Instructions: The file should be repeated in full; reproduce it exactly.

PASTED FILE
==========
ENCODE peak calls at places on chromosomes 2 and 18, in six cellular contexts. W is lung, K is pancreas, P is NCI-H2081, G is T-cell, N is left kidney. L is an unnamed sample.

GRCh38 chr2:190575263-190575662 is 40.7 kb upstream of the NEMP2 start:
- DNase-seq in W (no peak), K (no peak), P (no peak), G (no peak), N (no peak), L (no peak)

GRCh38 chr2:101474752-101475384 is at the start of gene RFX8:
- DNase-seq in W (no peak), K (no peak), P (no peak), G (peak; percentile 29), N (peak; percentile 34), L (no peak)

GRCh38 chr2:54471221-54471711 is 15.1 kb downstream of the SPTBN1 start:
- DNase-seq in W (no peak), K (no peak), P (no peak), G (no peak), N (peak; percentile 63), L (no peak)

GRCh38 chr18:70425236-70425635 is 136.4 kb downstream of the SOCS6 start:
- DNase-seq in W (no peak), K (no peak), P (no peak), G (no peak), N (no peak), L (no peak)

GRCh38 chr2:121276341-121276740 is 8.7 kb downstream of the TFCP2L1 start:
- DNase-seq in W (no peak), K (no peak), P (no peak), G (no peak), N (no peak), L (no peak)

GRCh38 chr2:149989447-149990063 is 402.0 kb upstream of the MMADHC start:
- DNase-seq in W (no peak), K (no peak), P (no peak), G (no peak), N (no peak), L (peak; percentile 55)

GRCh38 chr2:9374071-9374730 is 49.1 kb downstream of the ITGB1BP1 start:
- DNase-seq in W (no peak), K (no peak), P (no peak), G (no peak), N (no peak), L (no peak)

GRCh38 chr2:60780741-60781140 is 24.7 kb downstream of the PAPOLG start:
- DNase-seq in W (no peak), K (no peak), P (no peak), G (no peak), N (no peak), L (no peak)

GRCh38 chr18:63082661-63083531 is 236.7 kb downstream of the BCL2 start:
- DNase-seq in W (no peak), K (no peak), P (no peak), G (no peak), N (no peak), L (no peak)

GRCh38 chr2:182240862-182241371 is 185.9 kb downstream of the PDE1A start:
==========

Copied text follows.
ENCODE peak calls at places on chromosomes 2 and 18, in six cellular contexts. W is lung, K is pancreas, P is NCI-H2081, G is T-cell, N is left kidney. L is an unnamed sample.

GRCh38 chr2:190575263-190575662 is 40.7 kb upstream of the NEMP2 start:
- DNase-seq in W (no peak), K (no peak), P (no peak), G (no peak), N (no peak), L (no peak)

GRCh38 chr2:101474752-101475384 is at the start of gene RFX8:
- DNase-seq in W (no peak), K (no peak), P (no peak), G (peak; percentile 29), N (peak; percentile 34), L (no peak)

GRCh38 chr2:54471221-54471711 is 15.1 kb downstream of the SPTBN1 start:
- DNase-seq in W (no peak), K (no peak), P (no peak), G (no peak), N (peak; percentile 63), L (no peak)

GRCh38 chr18:70425236-70425635 is 136.4 kb downstream of the SOCS6 start:
- DNase-seq in W (no peak), K (no peak), P (no peak), G (no peak), N (no peak), L (no peak)

GRCh38 chr2:121276341-121276740 is 8.7 kb downstream of the TFCP2L1 start:
- DNase-seq in W (no peak), K (no peak), P (no peak), G (no peak), N (no peak), L (no peak)

GRCh38 chr2:149989447-149990063 is 402.0 kb upstream of the MMADHC start:
- DNase-seq in W (no peak), K (no peak), P (no peak), G (no peak), N (no peak), L (peak; percentile 55)

GRCh38 chr2:9374071-9374730 is 49.1 kb downstream of the ITGB1BP1 start:
- DNase-seq in W (no peak), K (no peak), P (no peak), G (no peak), N (no peak), L (no peak)

GRCh38 chr2:60780741-60781140 is 24.7 kb downstream of the PAPOLG start:
- DNase-seq in W (no peak), K (no peak), P (no peak), G (no peak), N (no peak), L (no peak)

GRCh38 chr18:63082661-63083531 is 236.7 kb downstream of the BCL2 start:
- DNase-seq in W (no peak), K (no peak), P (no peak), G (no peak), N (no peak), L (no peak)

GRCh38 chr2:182240862-182241371 is 185.9 kb downstream of the PDE1A start: